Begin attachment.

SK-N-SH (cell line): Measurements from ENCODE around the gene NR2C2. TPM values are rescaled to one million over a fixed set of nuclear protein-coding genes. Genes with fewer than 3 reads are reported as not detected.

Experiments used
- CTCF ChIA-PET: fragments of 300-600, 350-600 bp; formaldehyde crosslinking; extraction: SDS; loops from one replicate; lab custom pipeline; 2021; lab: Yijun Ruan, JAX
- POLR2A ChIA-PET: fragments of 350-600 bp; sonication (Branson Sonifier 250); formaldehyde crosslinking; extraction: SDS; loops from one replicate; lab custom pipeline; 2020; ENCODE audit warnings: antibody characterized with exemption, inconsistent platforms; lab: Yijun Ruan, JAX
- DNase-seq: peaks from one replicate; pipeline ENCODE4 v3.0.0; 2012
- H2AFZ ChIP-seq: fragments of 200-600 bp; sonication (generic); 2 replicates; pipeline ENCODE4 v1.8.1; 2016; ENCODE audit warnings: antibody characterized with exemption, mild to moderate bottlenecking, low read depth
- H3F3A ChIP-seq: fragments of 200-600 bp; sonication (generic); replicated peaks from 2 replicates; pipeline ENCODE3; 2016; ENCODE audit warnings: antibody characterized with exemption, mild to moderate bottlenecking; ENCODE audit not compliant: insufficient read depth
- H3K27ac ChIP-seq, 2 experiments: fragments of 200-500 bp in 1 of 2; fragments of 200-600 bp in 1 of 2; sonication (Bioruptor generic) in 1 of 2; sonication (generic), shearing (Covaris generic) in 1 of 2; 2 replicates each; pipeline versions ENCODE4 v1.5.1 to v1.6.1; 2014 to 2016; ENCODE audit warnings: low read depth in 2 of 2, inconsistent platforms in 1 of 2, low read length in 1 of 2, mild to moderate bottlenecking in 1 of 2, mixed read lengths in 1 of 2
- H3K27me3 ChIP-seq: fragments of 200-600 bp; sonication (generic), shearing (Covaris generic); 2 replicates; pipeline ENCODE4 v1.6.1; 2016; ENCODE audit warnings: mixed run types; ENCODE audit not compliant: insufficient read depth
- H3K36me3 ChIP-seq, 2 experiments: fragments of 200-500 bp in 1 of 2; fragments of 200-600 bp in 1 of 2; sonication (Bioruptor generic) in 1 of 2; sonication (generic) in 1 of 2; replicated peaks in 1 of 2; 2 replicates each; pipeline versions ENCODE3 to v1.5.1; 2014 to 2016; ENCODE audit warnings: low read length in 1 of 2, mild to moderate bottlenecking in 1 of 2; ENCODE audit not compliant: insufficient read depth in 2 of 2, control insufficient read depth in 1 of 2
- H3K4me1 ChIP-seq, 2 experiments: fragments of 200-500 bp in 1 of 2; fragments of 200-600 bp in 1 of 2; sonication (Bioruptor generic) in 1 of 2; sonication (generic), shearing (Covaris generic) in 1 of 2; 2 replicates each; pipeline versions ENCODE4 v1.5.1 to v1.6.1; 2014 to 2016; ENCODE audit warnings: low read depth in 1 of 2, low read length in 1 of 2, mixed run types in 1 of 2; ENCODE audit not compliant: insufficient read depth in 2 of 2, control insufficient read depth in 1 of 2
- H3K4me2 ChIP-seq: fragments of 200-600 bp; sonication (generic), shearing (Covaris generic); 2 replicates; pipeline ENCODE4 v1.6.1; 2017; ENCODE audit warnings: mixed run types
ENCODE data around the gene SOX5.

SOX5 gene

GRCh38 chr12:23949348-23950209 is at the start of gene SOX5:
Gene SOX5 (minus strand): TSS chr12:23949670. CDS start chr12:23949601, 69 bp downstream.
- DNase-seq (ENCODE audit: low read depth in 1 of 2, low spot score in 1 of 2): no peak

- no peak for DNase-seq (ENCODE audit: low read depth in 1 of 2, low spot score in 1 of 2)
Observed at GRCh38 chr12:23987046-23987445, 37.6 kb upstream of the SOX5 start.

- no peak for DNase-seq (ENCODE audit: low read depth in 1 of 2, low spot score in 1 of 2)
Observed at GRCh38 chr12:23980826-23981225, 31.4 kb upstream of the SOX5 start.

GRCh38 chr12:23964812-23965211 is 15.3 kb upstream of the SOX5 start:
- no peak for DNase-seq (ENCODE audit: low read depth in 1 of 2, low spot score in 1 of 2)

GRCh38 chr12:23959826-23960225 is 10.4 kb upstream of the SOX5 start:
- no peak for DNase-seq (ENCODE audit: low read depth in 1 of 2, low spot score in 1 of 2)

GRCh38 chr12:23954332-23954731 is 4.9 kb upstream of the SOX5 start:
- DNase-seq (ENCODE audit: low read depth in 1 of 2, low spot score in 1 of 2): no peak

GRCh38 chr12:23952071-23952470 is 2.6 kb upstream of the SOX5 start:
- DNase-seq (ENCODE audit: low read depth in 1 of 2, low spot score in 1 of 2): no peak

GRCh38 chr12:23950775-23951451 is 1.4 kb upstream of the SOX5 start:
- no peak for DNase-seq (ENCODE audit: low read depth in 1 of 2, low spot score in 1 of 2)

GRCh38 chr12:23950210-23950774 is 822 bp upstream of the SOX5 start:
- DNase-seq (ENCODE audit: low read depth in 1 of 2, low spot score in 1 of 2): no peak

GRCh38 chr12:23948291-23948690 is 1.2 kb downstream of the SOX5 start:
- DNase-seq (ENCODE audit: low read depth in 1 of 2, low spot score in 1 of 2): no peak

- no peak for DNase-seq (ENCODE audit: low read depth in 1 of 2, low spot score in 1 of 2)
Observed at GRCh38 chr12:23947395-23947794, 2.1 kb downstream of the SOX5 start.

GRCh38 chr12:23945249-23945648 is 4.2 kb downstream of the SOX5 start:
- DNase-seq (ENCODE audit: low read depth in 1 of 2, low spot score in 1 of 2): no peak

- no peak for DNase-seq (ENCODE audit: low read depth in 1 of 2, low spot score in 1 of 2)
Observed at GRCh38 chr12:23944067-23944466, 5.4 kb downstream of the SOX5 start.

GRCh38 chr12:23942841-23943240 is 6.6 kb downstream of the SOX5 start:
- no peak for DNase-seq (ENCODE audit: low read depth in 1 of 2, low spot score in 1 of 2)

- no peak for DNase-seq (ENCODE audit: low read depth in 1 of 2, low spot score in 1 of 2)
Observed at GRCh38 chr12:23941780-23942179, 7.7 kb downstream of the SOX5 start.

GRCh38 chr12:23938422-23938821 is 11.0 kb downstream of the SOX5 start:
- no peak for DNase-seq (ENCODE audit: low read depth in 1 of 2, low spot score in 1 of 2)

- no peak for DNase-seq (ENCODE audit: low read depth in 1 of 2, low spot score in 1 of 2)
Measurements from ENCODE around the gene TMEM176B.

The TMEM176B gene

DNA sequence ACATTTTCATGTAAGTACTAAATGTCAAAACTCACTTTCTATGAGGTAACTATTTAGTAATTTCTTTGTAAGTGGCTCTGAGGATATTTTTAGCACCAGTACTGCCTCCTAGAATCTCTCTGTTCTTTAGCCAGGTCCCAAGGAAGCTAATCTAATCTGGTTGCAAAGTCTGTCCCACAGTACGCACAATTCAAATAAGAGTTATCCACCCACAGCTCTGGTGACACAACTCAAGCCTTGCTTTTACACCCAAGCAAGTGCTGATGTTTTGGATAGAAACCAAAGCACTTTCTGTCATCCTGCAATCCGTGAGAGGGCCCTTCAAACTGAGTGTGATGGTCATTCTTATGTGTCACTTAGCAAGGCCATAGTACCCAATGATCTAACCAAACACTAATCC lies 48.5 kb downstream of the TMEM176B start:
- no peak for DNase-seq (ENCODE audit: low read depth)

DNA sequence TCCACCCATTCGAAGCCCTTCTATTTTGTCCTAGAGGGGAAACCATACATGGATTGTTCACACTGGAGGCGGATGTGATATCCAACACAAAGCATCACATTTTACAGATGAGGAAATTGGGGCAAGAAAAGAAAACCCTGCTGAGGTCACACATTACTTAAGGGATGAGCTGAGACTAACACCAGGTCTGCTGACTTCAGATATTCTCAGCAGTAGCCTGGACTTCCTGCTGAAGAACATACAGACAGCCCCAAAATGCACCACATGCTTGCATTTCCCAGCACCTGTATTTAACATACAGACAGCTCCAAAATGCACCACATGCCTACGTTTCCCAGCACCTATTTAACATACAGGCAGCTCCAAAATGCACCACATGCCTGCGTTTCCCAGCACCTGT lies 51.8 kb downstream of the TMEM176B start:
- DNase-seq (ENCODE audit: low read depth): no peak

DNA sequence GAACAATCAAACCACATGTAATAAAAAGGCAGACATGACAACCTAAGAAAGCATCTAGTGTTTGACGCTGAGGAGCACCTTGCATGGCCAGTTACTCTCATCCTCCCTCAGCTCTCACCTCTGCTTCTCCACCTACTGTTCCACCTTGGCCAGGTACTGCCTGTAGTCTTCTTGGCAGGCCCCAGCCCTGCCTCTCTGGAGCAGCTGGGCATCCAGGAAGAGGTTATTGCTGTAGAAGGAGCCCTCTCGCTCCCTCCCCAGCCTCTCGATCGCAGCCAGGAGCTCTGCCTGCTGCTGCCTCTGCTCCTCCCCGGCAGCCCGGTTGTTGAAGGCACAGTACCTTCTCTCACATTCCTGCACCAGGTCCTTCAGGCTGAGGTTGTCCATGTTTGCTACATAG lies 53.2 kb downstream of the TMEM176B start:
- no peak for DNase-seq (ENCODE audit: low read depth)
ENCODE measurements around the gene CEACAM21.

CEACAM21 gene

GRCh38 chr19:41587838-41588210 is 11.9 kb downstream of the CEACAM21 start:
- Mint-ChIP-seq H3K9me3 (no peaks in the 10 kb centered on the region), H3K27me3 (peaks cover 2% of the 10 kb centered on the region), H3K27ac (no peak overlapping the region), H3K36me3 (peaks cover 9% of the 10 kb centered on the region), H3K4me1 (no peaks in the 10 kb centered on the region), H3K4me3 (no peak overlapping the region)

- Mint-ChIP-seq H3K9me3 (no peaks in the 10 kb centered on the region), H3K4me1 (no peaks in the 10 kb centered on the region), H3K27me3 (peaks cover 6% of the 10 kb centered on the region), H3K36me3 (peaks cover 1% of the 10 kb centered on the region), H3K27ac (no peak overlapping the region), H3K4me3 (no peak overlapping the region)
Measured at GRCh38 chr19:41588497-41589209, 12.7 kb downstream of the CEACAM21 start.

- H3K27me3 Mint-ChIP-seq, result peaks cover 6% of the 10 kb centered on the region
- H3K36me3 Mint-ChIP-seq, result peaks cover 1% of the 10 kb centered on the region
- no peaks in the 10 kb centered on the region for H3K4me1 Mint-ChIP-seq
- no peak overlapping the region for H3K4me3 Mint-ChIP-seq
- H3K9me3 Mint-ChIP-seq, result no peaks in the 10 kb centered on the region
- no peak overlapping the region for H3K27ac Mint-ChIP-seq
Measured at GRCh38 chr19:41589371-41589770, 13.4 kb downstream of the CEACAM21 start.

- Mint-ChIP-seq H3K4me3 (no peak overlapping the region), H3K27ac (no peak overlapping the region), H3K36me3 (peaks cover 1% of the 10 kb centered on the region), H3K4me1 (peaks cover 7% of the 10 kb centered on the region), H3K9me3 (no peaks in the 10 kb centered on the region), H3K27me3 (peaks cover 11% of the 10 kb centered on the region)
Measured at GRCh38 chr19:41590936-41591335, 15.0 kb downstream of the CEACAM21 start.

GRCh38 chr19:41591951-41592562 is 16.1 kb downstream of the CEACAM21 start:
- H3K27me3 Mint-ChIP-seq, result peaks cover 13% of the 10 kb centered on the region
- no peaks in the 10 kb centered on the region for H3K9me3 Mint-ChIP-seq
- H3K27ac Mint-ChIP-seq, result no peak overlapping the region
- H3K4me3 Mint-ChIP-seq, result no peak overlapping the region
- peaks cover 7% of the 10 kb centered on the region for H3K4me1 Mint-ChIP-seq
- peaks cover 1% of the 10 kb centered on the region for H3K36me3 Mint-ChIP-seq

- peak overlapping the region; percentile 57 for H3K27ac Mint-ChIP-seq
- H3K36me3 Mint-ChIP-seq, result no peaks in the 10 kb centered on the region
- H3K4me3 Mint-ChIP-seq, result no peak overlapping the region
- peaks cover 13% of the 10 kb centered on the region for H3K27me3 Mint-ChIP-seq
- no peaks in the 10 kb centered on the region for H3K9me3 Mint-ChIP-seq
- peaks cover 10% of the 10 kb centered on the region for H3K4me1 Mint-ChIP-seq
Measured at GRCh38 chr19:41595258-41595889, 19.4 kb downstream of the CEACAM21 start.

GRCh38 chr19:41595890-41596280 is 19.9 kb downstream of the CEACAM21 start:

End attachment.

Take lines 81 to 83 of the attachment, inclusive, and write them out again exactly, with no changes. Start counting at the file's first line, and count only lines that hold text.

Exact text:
- H3K4me3 Mint-ChIP-seq, result no peak overlapping the region
- peaks cover 13% of the 10 kb centered on the region for H3K27me3 Mint-ChIP-seq
- no peaks in the 10 kb centered on the region for H3K9me3 Mint-ChIP-seq